More than 6000 years ago, the Egyptians invented a technique with which even the hardest stones could be drilled into. For the first time, the usual clay vessels could be made of stone. Sturdy “for eternity”, stone vessels were the ideal burial objects for rulers and highest officials. The Egyptians’ claim to eternity finally made stone vessels so typical of their culture that they were popular throughout the entire 4000 years of their history, also as valuable export articles for the entire ancient world.
As luxury products they were burial objects in the graves of kings and highest officials. Between 3300 -2600 BC many impressive compounds in the burial centres of Abydos and Saqqara (Egypt) we’re build. During the excavations of these and the gigantic royal tombs several thousand were found. This points to countless, well-organized special production sites. What knowledge was behind it and what effort the Egyptian craftsmen put into it is clearly shown by recent and for the first time successful experiments in experimental archaeology.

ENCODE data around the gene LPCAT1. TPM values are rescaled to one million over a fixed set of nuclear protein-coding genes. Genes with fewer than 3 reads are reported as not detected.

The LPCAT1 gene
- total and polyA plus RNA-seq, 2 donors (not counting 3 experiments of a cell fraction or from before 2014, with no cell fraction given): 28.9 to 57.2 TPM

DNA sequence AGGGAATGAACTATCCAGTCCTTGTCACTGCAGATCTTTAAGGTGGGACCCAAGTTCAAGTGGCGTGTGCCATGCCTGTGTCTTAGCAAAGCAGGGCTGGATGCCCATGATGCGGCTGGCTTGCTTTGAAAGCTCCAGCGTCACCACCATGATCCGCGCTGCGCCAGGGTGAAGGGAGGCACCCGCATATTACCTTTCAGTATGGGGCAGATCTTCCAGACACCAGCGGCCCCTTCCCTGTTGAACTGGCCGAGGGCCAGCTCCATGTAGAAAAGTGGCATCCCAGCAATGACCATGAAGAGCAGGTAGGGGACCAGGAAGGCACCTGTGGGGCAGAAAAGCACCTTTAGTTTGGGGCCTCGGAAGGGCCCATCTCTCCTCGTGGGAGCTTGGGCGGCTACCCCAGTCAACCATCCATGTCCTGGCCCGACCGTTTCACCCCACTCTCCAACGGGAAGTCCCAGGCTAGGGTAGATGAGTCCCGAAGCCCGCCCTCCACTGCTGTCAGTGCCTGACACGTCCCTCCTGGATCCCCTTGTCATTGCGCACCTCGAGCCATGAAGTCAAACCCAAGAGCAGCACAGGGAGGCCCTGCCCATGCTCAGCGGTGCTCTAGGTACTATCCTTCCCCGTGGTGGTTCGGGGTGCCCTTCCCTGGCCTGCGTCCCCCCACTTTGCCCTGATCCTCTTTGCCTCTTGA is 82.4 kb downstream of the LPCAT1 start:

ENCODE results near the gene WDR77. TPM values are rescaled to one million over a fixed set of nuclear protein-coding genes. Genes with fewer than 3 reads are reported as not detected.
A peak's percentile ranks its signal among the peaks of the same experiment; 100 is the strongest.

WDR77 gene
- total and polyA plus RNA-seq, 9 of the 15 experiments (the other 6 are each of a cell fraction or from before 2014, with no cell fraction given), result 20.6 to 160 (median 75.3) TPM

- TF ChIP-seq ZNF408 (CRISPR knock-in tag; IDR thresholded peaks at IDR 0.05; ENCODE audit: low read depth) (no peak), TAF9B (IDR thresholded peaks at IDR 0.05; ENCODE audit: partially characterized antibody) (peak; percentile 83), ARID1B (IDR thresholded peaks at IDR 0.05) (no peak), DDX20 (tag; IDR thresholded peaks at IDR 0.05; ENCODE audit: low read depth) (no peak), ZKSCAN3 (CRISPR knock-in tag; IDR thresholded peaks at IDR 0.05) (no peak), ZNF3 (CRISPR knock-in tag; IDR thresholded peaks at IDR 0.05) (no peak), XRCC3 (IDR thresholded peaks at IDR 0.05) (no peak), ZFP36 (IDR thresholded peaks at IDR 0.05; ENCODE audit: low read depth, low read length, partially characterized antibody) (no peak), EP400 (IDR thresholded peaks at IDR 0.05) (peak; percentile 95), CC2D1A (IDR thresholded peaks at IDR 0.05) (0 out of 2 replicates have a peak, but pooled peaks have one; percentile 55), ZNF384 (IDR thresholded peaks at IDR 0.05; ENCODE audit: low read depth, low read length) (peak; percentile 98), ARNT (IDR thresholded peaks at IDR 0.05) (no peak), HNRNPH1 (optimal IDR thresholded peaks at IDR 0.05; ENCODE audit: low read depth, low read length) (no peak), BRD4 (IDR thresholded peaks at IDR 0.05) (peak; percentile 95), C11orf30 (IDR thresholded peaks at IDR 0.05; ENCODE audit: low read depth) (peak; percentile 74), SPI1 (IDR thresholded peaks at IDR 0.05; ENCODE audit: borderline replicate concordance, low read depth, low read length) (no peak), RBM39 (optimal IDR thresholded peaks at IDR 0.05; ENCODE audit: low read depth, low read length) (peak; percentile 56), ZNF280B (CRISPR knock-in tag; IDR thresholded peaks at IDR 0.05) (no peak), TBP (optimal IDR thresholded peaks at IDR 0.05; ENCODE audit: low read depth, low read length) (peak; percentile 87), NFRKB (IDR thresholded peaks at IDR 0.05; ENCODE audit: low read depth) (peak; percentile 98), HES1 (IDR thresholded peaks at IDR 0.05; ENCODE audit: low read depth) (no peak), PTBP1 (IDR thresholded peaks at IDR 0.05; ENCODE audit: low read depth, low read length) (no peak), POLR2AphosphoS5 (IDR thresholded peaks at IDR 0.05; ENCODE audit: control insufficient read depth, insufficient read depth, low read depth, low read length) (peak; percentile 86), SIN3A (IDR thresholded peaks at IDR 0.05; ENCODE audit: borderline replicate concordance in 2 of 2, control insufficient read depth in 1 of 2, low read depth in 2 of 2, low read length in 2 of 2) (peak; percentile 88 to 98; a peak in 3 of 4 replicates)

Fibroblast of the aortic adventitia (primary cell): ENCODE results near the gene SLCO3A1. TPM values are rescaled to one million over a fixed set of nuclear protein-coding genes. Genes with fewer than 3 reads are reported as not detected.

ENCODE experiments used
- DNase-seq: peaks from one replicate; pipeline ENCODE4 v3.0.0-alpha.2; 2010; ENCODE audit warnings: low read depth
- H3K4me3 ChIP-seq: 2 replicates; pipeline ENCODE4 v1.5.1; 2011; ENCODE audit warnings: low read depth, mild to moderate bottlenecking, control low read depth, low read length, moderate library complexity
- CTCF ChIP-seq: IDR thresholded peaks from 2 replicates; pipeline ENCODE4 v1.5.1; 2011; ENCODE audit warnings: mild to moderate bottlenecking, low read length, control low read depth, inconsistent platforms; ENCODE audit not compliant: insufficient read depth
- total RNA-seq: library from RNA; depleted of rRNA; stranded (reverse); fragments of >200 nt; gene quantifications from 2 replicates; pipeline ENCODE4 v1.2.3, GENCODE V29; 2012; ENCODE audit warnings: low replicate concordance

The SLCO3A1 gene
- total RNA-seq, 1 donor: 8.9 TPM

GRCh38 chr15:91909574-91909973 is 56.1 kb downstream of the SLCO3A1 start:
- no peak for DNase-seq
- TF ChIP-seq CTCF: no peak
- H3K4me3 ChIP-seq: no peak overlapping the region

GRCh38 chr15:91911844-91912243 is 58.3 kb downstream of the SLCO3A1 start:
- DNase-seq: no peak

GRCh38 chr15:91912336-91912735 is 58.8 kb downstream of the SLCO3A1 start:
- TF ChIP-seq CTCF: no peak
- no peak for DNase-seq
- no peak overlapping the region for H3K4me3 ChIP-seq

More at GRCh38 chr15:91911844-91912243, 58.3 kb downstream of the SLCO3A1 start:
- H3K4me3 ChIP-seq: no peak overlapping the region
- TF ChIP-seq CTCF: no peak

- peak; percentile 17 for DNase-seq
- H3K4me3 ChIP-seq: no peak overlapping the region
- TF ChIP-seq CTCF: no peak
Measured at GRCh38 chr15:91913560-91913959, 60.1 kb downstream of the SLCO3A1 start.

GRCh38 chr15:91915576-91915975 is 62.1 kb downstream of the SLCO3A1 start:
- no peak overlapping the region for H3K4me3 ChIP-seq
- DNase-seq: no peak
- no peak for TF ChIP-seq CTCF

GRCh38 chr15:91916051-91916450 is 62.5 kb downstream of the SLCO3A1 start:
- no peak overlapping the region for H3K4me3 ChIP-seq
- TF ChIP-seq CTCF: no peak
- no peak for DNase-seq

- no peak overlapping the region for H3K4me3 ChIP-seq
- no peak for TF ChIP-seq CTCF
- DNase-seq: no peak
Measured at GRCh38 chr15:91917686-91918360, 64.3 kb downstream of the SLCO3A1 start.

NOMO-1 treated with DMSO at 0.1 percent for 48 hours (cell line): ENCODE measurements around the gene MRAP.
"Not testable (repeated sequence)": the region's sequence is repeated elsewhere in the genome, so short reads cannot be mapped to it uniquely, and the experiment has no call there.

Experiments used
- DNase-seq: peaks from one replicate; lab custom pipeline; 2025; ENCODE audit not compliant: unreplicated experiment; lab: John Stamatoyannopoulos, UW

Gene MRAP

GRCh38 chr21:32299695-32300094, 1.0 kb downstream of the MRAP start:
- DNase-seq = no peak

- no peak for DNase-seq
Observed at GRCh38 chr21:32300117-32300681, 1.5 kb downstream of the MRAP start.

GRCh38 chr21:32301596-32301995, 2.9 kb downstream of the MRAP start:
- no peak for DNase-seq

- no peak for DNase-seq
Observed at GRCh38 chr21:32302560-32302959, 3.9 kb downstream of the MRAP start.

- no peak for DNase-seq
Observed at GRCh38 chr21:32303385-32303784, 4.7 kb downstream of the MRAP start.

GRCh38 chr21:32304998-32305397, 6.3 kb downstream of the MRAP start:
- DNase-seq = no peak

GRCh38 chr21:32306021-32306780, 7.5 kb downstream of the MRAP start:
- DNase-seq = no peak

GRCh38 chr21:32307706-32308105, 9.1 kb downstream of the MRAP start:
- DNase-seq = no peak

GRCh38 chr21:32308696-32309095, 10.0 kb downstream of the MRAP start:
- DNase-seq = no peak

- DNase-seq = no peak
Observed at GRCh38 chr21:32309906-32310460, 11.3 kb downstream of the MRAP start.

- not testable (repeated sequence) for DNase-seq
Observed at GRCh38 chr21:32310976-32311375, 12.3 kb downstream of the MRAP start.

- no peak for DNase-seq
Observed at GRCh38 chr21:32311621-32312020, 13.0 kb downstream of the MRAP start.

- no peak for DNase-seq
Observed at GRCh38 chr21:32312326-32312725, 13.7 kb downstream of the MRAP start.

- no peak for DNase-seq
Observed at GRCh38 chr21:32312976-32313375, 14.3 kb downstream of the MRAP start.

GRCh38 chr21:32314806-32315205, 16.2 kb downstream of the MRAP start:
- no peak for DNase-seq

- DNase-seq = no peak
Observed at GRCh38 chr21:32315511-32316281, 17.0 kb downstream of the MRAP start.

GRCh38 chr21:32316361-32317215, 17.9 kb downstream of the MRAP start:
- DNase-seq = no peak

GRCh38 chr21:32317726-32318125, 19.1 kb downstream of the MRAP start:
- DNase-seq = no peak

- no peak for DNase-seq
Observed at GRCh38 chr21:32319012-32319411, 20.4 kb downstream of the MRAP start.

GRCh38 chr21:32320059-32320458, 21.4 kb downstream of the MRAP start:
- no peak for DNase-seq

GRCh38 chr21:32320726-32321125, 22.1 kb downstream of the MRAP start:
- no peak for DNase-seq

Produced in the highest quality and in certain masses, stone vessels have always been export hits and have been found in virtually all centres of the entire ancient Mediterranean world. Exports of very different Egyptian stone vessels as well as their local imitations were discovered in recent years during the excavations of the intact royal tombs in the trading metropolis of Qatna (Central Syria, 2nd millennium BC). In these as well as in the tombs of Egypt, the purpose of the stone vessels was always to provide the products they contained – food, drinks, cosmetics – to the deceased in the hereafter … “for eternity”.
In addition to all these topics, the first volume of the AEGYPTIACA KESTNERIANA presents previously unpublished stone vessels in the Museum August Kestner – stock and numerous permanent loans – as well as in the CHEPERI COLLECTION, a private collection from northern Germany, which has never been shown to the public.